Reply: 5



PostPosted: January 5, 2005 3:20 PM 

Obliged to ya, Govnah!

J. Chiles


Posts: 5139

Reply: 6



PostPosted: January 5, 2005 3:29 PM 

BTW, Guber says, Hey!

Gendison
Bad Breaker Upper

Posts: 3306

Reply: 7



PostPosted: January 5, 2005 3:33 PM 

Oops...i just realised what i said was wrong. I meant to say "than any other 5-syllable word".

moops
Pigman

Posts: 428

Reply: 8



PostPosted: January 5, 2005 3:58 PM 

We demand an Edit Button!

Gendison
Bad Breaker Upper

Posts: 3306

Reply: 9



PostPosted: January 5, 2005 4:16 PM 

eye aggreee toatalley!!!

J. Chiles


Posts: 5139

Reply: 10



PostPosted: January 6, 2005 12:03 PM 

Here's one that I've never seen mentioned here so I will provide an answer to a question not asked! Wink

In The Checks, Mr. Wilhelm is seen working in the office of NBC (Nakahama Broadcast Company) for the Sunshine Carpet Company, presumably after being brainwashed by this cultish group. George calls him Mr. Wilhelm, but Mr. Wilhelm holds the carpet cleaning tube across his chest and says, "My name is Tania".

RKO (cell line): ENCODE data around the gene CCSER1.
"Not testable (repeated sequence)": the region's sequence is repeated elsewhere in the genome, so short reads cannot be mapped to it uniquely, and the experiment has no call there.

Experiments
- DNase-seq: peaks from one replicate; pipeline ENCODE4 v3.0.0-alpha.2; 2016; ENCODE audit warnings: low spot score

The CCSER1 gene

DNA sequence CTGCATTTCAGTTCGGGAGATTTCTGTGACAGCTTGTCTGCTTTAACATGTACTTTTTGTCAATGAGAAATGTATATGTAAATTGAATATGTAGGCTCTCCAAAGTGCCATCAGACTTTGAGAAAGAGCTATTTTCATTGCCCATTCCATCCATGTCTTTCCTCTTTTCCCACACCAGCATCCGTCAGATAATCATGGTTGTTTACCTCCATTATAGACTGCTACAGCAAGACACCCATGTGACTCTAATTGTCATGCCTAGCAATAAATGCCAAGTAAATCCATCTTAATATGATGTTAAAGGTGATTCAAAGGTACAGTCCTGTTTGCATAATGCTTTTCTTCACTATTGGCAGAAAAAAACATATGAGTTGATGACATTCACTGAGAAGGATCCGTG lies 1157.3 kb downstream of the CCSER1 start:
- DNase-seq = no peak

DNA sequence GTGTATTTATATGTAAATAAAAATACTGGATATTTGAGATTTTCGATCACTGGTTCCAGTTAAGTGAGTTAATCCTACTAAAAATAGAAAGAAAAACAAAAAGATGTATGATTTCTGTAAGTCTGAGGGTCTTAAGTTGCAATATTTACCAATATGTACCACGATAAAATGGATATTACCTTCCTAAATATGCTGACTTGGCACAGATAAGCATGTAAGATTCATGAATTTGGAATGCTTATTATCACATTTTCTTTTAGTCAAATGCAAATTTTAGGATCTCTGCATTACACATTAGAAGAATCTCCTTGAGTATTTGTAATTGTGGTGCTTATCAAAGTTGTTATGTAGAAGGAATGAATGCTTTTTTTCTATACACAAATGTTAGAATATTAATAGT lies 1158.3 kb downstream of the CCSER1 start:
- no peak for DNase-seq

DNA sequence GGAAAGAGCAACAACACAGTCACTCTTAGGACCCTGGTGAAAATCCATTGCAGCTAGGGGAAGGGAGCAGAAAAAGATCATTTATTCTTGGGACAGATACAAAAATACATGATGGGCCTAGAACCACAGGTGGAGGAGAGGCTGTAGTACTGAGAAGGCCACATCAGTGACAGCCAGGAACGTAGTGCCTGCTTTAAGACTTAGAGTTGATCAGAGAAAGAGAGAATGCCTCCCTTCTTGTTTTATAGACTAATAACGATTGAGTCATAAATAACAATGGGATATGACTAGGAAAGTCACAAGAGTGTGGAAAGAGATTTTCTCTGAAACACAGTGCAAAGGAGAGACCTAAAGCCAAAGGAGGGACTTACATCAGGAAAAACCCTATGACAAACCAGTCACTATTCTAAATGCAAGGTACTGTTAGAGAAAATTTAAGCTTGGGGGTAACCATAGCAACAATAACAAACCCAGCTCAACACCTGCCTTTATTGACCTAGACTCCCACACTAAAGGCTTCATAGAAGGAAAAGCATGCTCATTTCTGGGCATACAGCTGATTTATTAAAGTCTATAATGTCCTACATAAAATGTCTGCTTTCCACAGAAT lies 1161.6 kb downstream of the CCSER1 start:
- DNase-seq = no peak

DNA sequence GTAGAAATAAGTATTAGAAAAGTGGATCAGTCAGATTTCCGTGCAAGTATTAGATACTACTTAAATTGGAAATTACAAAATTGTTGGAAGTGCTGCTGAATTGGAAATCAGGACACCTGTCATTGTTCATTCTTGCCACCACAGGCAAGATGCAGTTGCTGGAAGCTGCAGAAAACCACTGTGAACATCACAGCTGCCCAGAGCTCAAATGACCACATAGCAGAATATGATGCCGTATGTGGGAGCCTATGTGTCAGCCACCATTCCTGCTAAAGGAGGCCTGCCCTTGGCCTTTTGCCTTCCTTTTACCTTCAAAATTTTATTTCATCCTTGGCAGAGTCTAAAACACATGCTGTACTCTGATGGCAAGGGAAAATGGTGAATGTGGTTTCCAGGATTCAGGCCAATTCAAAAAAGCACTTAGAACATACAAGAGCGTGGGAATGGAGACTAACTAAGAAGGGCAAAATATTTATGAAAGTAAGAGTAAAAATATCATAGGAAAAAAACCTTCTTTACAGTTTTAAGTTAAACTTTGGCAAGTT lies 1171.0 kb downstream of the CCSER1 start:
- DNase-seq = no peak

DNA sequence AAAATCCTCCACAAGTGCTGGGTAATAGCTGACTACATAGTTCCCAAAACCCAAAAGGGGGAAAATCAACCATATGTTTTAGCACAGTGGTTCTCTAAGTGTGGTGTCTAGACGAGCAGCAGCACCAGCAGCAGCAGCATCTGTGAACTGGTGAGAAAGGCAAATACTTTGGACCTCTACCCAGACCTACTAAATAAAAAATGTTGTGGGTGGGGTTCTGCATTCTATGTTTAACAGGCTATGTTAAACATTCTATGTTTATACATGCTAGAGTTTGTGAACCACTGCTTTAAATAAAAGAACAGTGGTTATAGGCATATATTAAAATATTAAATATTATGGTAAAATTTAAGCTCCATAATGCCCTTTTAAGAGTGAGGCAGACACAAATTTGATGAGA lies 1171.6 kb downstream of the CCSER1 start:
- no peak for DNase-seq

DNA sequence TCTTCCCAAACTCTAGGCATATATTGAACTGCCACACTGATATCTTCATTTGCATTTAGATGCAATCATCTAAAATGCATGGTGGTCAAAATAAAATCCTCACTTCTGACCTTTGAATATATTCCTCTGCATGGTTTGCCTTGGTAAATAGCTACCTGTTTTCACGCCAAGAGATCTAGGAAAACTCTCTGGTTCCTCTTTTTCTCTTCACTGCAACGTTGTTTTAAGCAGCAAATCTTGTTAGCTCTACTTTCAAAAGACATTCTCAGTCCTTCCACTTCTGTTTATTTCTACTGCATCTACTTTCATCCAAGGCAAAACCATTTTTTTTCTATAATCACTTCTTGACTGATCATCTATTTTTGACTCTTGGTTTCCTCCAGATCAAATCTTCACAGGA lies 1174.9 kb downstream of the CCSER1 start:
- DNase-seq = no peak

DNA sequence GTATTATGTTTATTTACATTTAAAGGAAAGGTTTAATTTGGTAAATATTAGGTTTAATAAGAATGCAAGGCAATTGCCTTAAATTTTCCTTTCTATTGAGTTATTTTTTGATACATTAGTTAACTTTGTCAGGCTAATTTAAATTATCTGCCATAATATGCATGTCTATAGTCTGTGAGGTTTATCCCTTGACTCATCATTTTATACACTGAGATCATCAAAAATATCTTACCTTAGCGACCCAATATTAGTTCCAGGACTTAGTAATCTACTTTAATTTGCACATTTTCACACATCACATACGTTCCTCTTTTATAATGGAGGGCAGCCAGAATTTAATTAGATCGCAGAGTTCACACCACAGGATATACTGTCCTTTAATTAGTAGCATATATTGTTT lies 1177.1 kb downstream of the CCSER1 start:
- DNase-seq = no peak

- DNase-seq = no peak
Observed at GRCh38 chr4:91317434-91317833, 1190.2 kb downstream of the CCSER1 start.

One would have to know that this is in reference to Patty Hearst who was kidnapped by the SLA (Symbionese Liberation Army)in 1974. After being locked in a closet for several weeks, Hearst was supposedly brainwashed by the group and adopted the name Tania. Later, she participated in a robbery of the Hibernia Bank in San Francisco, and the now famous picture of her with a rifle held across her body was snapped by the surveillance camera.

Hearst = Tania = Wilhelm

O'Brien
Bob Sakamano

Posts: no

Reply: 11



PostPosted: January 6, 2005 1:03 PM 

Wow Chiles...I did not know that...weird and wild stuff.

There is a line in the Phone Message: "remember how Quayle looked when Benson gave him that Kennedy line". That is a reference to the 1988 presidential debates when Dan Quayle compared himself to Kennedy and Benson responded with something like "I know Kennedy and you sir are no Kennedy".

O'Brien
Bob Sakamano

Posts: no

Reply: 12



PostPosted: January 6, 2005 1:08 PM